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Life Is Not One-Size-Fits-All March 18, 2010

Posted by nrhatch in Happiness, Mindfulness, People.

Many people go through life without making conscious choices. 

They grow up, get married (sometimes to the wrong person), and start cranking out babies without first determining whether they have the necessary resources and temperament to care for offspring. 

Others work at jobs they hate, and attempt to negate their workplace unhappiness by spending each paycheck as quickly as possible on materialistic clutter that they don’t even take time to enjoy. 

Why do so many people work at jobs they hate to earn money to buy things they don’t even need? 

I suspect it’s because they are playing follow the leader ~ they’ve bought into the notion that happiness is out there somewhere and they are determined to find it through purchase and acquisition.  

Instead of looking within and making conscious decisions for themselves about what they need to be happy, they use an external reference point as a benchmark . . . I’ll have what she’s having. 

Rather than empowering themselves to live autonomously, they obligingly conform to societal and familial expectations. 

Rather than thinking things through for themselves, they live life by general consensus ~ relying on others (including the media and advertisers) to tell them what to do, wear, be, say, watch, eat, buy, etc.

Those who live life by consensus tend to ridicule and bully peers who choose to step out of the mainstream by walking to the beat of a different drummer.

Rather than applauding uniqueness and individuality, they look askance at anyone exercising personal autonomy ~ voluntarily assuming the role of Border Collies, yipping at the heels of miscreant sheep who stray from the fold, urging the wayward sheep to get back in line.   

Reclaiming our freedom, to live life fully, requires that we tune out societal messages urging conformity . . . to listen to own inner wisdom.

Be an artist, live by your own rules.     

Quote:  Always remember that you don’t have to be what they want you to be.  ~ Mohammad Ali

No rules.  Just write!


1. Richard - March 18, 2010

The problem is that while money may not always buy happiness it can buy a better quality of depression

2. nrhatch - March 18, 2010

I expect that’s why so many people remain in the rat race, even after they tire of being on the treadmill. ; )

3. RichardWScott - March 18, 2010

This is an insightful piece.

I especially liked the “When Harry Met Sally” reference.

I would add, from my experience, that after years of life with no small amount of self-inflicted disappointment, that I have learned about a trap

Whenever I catch myself thinking (or saying) “if only I had ____ then I would be ____” I know I’ve set myself up for disappointment.

4. nrhatch - March 18, 2010

So true.

Happiness comes not from having all we want, but from enjoying more fully what we already have.

“Between the wish and the thing . . . life lies waiting.”


5. youdontlook42 - March 18, 2010

I do believe that there are many out there who eventually realize that we’ve been tricked into believing a life of materialism is happiness. Unfortunately, once we realize this, we’re so heavily in debt we have to stay in the rat race to pay off our youthful foolishness. I hope I do a good job as a parent showing my child that there’s a different way. He’ll just have to understand that I learned a little late.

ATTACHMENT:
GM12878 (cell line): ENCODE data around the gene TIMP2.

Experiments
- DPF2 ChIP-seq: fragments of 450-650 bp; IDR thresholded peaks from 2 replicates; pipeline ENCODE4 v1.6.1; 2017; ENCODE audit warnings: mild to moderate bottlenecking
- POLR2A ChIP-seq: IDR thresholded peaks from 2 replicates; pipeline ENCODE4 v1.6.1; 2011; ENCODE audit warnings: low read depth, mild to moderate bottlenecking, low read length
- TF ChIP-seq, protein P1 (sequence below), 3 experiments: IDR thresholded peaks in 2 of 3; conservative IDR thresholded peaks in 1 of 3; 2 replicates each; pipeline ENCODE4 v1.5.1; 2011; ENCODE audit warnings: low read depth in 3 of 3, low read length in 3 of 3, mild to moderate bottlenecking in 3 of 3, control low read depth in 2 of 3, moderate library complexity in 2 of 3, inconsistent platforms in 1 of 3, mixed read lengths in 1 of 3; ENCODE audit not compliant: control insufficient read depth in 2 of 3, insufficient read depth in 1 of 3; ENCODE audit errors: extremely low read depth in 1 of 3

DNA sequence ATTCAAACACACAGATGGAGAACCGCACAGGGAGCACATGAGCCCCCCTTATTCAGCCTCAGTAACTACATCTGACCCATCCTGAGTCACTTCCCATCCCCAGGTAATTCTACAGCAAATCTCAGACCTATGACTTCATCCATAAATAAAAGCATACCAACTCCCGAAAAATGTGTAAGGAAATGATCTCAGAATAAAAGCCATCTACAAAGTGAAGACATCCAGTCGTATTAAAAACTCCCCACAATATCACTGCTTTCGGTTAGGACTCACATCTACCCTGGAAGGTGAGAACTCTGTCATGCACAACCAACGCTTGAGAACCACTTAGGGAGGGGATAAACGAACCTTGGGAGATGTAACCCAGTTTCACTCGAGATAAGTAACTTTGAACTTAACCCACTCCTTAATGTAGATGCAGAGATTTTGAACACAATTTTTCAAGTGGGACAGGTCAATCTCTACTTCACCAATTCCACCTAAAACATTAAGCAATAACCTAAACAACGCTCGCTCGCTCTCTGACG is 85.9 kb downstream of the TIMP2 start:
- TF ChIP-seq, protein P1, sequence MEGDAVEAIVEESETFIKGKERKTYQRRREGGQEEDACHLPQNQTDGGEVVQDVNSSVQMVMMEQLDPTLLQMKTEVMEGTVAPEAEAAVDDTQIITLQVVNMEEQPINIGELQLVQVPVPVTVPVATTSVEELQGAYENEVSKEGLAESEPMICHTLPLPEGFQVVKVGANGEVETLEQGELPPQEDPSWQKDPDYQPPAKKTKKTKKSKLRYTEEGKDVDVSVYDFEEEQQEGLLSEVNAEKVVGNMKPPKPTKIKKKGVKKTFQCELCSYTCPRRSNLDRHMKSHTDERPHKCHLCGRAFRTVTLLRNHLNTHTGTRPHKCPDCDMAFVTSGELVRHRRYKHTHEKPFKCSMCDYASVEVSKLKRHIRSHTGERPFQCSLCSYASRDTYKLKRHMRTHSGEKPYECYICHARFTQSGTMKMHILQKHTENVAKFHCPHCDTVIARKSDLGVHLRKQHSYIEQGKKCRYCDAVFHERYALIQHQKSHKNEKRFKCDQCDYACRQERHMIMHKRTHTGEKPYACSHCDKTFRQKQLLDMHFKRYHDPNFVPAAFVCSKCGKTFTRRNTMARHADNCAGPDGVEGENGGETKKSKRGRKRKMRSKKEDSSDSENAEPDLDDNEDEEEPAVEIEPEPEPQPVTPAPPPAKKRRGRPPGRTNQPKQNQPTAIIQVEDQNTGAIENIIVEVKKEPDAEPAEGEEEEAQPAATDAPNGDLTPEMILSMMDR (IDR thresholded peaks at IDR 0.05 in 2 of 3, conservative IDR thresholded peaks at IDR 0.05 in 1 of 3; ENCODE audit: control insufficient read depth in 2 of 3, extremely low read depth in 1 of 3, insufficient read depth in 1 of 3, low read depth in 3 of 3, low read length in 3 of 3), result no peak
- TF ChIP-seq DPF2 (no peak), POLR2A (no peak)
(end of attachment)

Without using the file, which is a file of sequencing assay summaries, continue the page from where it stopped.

6. nrhatch - March 18, 2010

Good luck!

One of the best things about being a parent is being able both to learn from our own “mistakes,” and share those lessons with our kids.


brleon - March 19, 2010

I have to say, as a parent, I really love when I’m able to share my mistakes with my kids. And I often explain how we may be able to afford something, it’s not really something we need. I’ve tried to make the very aware of saving some $ in the bank is much more satisfying and peaceful then just buying things on credit, and when the situation changes it is very refreshing to not feel locked in by our possessions.

nrhatch - March 19, 2010

Great points!

When we realize that “less is more,” we avoid becoming possessed by our possessions.

7. Joanne - March 19, 2010

Ironically, I recently wrote lyrics to another song that sends a wish that my kids could learn from my “mistakes” — However, the chorus of the song emphasizes that what I really want is to SHOW them how to get back up from the inevitable “falls” that go with each life that must be lived.

When we own our own lives, we own everything that goes with it — the mistakes, the falls and then the victories of rising up again… We manage the contrasts that appear as conflicts so that we can always experience the yin/yang, highs/lows and everything else that goes with expanding emotional intelligence.

Nancy, your blogs have me hooked… Your thoughts are hammering through my writer’s block… Thanks a lot… I had sworn I was just logging on to do a drive-by reading of my built-up e-mails…LOL…!

8. nrhatch - March 19, 2010

Aah, the addictive nature of my blog is working . . . : )

So true about “owning” our own life.

Instead of looking for someone to blame when we hit a rough patch, we look at what we are being offered ~ we look for the lesson, pluck it, and move on to the next lesson.

Thanks for your great comments, Joanne.

9. Sass and Balderdash! « Spirit Lights The Way - November 7, 2012

[…] Related Posts:  Bah Humbug! (Huw Thomas) * Life is Not One-Size-Fits-All […]

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